N-EXTLAW’s Marija Bartl and Nena van der Horst have co-written a working paper on ‘Taking the Green Transition Seriously: A Proposal for a ‘Transition Reserve’ as part of the N-EXTLAW Working Paper Series no1.
Arguing that large emitters should be required to keep enough money on their accounts to be able to pay for the costs of the green transition, Marija and Nena propose to introduce a legal requirement to establish this new mandatory reserve (the ‘transition reserve’). They also outline how the height of these reserves should be best established, why it is necessary that they are formalised in law and how this formalisation could be achieved.
Below is the abstract for the paper and link to the entire text. Make sure to give it a read!
Taking the Green Transition Seriously: A Proposal for a ‘Transition Reserve’
Enabling Transition of Large Emitters in the Netherlands
Prof. dr. Marija Bartl and mr. drs. Nena van der Horst
N-EXTLAW Working Paper Series, no. 1 (1/2022)
Download working paper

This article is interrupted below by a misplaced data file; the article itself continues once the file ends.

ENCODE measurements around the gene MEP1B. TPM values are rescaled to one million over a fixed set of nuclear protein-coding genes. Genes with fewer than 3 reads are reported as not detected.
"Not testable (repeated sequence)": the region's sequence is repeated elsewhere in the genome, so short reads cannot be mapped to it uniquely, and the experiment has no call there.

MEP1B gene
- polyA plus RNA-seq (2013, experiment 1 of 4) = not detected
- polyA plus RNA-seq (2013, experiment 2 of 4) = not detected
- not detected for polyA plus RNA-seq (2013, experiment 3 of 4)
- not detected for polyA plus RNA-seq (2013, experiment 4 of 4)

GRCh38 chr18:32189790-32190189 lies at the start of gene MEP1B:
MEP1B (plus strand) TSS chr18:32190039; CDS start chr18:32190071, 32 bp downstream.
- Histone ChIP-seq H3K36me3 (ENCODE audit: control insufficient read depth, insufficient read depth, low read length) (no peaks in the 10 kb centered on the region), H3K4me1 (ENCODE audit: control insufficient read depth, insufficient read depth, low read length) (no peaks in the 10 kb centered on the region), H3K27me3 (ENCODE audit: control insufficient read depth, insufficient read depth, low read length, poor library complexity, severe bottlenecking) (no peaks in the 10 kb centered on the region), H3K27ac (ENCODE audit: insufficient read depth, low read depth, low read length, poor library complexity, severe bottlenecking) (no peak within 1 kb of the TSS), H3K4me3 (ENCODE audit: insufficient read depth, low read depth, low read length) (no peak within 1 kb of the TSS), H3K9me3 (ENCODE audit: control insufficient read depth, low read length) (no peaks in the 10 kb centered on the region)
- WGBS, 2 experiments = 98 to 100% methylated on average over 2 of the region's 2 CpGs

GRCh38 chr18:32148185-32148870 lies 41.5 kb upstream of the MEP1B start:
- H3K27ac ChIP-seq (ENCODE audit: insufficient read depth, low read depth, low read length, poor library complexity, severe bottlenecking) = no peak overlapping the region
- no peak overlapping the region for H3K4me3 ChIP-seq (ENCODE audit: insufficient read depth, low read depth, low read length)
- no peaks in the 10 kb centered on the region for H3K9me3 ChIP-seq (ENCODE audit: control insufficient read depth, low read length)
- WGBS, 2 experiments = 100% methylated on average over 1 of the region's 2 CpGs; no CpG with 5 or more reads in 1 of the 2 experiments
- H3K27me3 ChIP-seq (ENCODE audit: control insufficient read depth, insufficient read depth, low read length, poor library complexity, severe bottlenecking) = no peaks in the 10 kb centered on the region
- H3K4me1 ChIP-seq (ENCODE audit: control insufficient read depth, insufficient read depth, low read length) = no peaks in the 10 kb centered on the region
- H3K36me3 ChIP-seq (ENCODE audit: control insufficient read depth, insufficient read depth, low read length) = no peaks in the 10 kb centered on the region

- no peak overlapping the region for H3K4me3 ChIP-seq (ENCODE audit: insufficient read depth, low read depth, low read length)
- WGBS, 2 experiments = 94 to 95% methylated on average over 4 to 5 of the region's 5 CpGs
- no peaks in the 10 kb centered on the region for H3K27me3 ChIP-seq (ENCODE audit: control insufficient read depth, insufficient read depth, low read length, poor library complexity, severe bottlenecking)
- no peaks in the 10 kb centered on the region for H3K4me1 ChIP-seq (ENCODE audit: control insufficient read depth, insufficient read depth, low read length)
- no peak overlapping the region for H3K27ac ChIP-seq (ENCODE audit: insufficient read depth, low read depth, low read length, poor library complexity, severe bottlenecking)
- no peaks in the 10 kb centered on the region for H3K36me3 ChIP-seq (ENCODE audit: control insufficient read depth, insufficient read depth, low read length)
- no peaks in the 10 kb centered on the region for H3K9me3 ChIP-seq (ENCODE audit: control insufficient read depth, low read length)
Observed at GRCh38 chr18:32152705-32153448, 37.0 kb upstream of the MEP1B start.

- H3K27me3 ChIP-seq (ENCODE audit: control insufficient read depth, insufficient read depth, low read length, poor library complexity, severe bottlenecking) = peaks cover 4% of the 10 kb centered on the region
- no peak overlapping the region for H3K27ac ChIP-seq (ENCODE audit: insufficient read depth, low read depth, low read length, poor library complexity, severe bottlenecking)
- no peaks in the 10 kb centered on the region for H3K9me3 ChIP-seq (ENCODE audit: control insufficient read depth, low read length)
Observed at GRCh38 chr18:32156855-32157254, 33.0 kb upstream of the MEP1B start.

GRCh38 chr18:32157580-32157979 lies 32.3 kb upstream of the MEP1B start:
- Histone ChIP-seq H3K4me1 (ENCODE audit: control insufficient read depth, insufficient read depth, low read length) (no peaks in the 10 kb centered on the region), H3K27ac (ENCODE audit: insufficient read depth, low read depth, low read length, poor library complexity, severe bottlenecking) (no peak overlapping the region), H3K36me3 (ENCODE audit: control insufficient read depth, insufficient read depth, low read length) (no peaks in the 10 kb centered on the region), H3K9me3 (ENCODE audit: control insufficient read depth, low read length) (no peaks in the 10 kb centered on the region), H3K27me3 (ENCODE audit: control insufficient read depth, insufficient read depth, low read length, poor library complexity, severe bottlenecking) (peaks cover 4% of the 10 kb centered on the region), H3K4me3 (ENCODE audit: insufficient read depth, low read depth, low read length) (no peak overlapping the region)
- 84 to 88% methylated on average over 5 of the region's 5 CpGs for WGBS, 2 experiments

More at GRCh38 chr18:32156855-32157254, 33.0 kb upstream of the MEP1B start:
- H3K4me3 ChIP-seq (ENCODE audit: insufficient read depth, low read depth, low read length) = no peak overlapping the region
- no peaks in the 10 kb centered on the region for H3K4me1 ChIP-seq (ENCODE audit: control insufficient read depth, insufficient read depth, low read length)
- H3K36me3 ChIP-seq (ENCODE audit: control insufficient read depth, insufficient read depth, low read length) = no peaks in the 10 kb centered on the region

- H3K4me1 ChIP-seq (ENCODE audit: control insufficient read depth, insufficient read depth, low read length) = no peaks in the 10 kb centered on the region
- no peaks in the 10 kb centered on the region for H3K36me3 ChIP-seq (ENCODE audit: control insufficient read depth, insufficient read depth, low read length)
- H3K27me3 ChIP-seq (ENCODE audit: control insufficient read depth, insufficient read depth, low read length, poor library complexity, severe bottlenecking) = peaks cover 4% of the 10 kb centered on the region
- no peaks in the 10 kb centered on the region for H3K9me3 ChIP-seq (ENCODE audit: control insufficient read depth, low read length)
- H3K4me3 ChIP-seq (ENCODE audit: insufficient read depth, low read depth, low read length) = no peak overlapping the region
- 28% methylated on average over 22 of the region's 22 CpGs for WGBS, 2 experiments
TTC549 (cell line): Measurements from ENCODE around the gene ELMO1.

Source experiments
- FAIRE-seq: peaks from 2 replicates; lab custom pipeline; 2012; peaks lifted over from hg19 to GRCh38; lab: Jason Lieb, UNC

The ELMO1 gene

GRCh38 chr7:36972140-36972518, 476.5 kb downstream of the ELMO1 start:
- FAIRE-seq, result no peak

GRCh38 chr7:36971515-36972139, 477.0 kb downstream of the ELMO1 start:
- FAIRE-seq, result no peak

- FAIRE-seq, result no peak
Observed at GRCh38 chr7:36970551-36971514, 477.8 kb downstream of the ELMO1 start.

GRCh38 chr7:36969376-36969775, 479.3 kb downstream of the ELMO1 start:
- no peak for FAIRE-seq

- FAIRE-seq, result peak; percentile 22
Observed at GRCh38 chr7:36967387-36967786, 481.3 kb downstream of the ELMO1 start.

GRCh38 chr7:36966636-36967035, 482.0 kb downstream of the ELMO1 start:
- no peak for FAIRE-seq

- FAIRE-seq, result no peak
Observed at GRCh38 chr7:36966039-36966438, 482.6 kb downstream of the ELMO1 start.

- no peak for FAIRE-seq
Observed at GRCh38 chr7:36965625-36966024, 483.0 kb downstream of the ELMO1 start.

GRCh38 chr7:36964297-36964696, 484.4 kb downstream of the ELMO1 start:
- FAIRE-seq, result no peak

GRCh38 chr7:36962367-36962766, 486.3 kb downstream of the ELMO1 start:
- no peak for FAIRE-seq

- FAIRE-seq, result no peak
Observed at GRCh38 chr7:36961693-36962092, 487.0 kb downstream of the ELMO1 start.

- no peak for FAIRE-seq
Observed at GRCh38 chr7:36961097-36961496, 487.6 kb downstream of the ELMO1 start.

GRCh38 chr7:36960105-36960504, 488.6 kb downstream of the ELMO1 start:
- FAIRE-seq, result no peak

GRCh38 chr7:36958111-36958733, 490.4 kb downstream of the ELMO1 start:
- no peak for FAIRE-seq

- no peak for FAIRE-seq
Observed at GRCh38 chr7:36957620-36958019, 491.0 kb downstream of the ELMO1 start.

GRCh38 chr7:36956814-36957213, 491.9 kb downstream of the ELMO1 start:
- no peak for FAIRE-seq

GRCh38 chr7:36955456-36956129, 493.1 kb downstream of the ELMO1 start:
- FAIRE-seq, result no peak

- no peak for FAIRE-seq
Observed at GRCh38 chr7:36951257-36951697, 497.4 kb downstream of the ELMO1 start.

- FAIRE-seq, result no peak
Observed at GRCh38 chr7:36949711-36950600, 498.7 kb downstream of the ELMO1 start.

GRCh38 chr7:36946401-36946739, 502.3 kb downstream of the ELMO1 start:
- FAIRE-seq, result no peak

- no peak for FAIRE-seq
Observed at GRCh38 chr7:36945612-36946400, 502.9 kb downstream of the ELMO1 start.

Abstract: Large emitters, more so than any other company, are exposed to the risk of transition. If they do not transition, they will end up with unsustainable business models and stranded assets in the not-so-distant future, eventually going bankrupt as a result. One would hope that large emitters would take this risk seriously and invest into their own transition - but this is not necessarily the case. The incentives inherent in the contemporary model of financial markets and corporate governance, alongside the possibility of public ‘bail out’, motivate companies to distribute their funds to shareholders or managers instead of investing into the green transition. In this short note, we propose to introduce two new legal obligations for large emitters, both aimed at ensuring that these companies do their part in the transition. First, we argue that large emitters should be required to keep enough money on their accounts to actually be able to pay for the costs of the transition. In order to achieve that, we propose to introduce a legal requirement to establish a new mandatory reserve: a transition reserve. Second, we argue that the best way to establish the height of such reserves, as well as outline necessary steps toward such transition, is to formalize transition investment plans. We make some suggestions as to how to formalize these transition investment plans in law, building on the current developments at national and EU level around such plans.